Hyderabad: In several districts Andhra Pradesh, the state government has not been able to keep its big promise of 7 hours of free power to farmers, pushing desperate farmers to take matters into their own hands, often with tragic consequences. Chief Minister Kiran Reddy's claim seems far fetched with Andhra Pradesh facing an acute power crisis.
CNN-IBN travelled to Medak, where seven hours of free power is a myth, claim villagers. Farmers like Komini have a healthy crop, but an erratic power supply means she cannot operate her borewells. She has lost 2 acres worth of maize due to lack of irrigation and cannot repay her debts.
"I have 5 acres of land but raised crop only in two acres fearing lack of power. Even that has gone waste. There is no power here. We don't know when they switch it on and switch it off. I am a widow. How should I pay back my loans now," asked Komini.
Several farmers spend the night on their fields to turn on their borewells as soon as power returns. Some have even been electrocuted by live wires in their desperation to use the few minutes of power they get. That is how 40-year-old Amrutha lost her husband Veeresham a year ago.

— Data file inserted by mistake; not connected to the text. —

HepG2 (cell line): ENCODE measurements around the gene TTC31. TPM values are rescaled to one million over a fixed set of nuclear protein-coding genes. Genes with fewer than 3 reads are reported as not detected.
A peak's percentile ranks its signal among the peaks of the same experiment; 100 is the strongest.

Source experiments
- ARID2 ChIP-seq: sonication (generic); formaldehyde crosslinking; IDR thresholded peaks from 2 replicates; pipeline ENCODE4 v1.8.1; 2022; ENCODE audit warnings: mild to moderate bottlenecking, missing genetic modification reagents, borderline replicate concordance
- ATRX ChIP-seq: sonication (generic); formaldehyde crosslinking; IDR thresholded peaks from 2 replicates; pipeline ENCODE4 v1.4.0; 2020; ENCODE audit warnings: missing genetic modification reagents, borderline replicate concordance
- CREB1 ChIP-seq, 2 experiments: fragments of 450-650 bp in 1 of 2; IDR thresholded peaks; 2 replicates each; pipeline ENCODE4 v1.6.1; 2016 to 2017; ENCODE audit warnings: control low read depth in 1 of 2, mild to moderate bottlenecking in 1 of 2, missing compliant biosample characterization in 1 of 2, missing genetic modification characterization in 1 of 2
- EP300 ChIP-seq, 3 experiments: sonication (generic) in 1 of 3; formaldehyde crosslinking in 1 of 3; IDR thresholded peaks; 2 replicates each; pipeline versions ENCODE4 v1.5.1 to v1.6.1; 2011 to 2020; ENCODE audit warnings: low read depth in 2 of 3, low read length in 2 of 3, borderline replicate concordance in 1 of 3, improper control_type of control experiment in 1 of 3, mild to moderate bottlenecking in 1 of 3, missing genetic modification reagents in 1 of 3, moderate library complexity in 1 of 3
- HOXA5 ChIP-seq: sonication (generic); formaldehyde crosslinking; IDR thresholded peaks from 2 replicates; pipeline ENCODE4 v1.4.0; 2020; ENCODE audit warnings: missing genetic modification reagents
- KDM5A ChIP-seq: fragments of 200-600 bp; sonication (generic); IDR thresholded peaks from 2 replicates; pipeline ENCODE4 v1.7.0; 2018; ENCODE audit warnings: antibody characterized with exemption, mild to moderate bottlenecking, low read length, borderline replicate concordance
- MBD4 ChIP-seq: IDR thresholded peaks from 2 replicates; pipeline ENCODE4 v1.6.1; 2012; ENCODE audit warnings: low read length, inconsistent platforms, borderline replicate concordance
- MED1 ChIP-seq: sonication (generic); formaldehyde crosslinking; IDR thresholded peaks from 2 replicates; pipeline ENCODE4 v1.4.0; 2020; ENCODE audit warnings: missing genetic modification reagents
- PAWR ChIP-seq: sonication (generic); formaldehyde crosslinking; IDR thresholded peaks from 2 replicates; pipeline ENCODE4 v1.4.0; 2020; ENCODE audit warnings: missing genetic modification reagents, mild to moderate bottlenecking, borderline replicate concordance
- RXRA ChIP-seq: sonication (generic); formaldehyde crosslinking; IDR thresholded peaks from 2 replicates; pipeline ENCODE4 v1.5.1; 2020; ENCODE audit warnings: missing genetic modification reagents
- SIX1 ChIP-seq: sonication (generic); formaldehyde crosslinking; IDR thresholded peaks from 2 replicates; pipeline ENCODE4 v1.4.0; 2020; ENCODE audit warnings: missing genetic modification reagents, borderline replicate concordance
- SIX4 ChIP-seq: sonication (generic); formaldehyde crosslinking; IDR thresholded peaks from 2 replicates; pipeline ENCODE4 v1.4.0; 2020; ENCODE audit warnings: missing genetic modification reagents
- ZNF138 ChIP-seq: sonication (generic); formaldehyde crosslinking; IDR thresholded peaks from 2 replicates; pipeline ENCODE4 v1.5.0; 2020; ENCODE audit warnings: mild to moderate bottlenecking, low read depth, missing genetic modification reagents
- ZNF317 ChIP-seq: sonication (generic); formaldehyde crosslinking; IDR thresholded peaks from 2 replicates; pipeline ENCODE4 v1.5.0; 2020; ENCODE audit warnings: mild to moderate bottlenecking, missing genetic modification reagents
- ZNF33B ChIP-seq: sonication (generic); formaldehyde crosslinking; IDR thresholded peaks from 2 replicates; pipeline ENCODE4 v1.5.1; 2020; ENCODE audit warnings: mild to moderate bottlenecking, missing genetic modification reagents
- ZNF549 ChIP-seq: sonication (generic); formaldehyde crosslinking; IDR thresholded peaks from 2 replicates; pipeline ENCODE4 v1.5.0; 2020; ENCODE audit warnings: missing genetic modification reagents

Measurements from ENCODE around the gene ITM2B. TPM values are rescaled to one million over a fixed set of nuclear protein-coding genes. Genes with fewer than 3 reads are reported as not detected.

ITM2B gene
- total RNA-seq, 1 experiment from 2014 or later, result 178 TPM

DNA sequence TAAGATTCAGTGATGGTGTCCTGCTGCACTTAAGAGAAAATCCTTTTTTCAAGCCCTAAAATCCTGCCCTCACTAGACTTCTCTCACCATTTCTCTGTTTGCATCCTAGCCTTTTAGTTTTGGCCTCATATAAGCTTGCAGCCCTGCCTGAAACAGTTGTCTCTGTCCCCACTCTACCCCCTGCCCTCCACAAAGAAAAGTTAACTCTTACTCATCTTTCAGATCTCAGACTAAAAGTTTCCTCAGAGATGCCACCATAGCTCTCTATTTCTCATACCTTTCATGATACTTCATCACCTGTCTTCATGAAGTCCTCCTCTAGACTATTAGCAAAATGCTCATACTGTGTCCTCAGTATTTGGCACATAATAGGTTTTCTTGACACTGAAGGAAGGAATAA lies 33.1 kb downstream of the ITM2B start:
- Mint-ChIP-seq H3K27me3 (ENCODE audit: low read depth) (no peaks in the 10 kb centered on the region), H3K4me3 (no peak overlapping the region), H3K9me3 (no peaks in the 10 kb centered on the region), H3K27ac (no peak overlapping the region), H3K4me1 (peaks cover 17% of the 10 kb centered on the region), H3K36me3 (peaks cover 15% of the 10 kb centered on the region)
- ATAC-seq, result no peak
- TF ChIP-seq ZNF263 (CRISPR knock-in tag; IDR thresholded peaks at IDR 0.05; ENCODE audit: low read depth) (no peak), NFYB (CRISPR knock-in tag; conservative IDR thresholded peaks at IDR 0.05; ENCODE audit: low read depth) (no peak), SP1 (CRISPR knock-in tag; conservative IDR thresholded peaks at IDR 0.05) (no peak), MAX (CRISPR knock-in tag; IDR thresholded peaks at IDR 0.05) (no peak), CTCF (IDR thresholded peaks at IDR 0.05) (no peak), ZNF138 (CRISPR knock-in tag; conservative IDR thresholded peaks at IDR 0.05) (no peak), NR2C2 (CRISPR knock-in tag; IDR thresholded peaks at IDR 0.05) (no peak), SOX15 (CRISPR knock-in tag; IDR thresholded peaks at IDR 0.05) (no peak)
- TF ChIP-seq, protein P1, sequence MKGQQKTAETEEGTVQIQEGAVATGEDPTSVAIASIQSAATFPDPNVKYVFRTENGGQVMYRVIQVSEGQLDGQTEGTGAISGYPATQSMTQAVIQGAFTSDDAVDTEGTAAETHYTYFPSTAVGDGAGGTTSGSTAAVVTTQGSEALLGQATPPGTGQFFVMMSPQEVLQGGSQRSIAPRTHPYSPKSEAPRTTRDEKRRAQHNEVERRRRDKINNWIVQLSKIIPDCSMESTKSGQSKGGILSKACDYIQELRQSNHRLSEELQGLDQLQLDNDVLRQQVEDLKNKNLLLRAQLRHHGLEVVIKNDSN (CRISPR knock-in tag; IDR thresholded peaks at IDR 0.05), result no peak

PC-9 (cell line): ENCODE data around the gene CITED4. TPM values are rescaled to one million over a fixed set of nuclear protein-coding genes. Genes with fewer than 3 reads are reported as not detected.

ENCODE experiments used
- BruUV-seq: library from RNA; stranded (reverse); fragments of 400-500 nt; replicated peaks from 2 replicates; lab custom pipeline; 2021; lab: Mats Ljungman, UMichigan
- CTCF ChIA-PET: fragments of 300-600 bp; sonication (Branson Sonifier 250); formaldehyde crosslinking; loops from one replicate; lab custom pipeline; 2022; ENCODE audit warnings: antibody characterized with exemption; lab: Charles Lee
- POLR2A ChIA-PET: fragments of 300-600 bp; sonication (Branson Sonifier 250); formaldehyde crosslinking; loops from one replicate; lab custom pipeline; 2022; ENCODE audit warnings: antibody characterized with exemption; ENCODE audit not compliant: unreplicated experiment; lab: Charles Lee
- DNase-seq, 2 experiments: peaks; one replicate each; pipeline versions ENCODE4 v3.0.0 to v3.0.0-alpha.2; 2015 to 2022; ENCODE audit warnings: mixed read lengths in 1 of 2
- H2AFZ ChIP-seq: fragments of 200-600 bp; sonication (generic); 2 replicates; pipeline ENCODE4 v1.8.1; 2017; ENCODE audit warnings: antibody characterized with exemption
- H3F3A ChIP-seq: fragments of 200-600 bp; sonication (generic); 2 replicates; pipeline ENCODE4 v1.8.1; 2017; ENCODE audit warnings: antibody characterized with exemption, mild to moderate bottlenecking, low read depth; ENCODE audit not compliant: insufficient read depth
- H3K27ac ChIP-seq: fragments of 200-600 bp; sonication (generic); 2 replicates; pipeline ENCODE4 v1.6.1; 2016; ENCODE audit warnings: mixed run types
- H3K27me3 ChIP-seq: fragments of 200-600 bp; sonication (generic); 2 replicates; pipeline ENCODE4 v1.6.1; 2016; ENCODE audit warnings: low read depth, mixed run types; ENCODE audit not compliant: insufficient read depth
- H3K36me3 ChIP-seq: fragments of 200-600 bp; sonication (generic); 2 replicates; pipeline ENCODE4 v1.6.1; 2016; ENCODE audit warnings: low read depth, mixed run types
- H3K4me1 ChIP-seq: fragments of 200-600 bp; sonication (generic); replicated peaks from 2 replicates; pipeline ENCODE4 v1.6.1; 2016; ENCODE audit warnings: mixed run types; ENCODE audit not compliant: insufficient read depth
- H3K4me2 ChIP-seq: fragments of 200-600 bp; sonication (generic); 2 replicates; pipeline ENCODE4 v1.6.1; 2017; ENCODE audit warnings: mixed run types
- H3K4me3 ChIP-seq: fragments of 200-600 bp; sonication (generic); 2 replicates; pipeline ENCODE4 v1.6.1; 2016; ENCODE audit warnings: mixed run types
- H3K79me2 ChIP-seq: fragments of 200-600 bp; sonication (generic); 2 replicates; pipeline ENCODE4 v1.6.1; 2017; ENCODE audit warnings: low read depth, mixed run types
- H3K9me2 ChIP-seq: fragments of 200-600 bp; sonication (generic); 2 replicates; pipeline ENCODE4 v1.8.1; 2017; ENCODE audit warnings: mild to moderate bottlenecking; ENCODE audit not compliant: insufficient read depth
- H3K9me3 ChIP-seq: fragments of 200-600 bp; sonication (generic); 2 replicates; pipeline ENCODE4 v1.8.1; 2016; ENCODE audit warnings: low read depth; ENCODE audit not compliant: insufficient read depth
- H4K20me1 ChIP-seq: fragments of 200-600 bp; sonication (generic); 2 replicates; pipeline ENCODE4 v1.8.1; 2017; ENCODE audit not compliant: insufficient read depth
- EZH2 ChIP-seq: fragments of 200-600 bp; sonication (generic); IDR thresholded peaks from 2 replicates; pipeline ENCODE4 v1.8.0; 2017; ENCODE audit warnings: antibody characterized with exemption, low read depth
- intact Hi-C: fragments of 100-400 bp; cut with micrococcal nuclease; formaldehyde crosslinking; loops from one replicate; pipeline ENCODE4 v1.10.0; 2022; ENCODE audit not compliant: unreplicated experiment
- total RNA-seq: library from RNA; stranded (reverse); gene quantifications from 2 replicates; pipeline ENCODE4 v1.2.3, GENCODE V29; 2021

"He went to water the crop in darkness because that's when the power had come for a few minutes. But he died due to a high voltage shock. I have a crop, but I just can't get myself to go to the field again. I don't even send my sons because there are wires all over," Amrutha said.
The Medak district has the highest number of farmer suicides in Andhra Pradesh and crop failure due to power shortage is a big reason. The apathy of local officials often pushes farmers like Ramulu to fix power transmission lines and transformers themselves. Severe injuries like these are common among farmers here.
Farmer federations have told the state government that they are ready to pay for assured electricity, but in power deficient Andhra Pradesh, even that is not possible. If it's not lack of water, then it's the erratic power supply.
Farmers not just in Medak, but across Andhra Pradesh are struggling to get enough power supply for their borewells to ensure their crop does not wilt under the scorching summer sun. But with no respite in sight, farmers say they only hope a good monsoon will pull them out of their rising debts.
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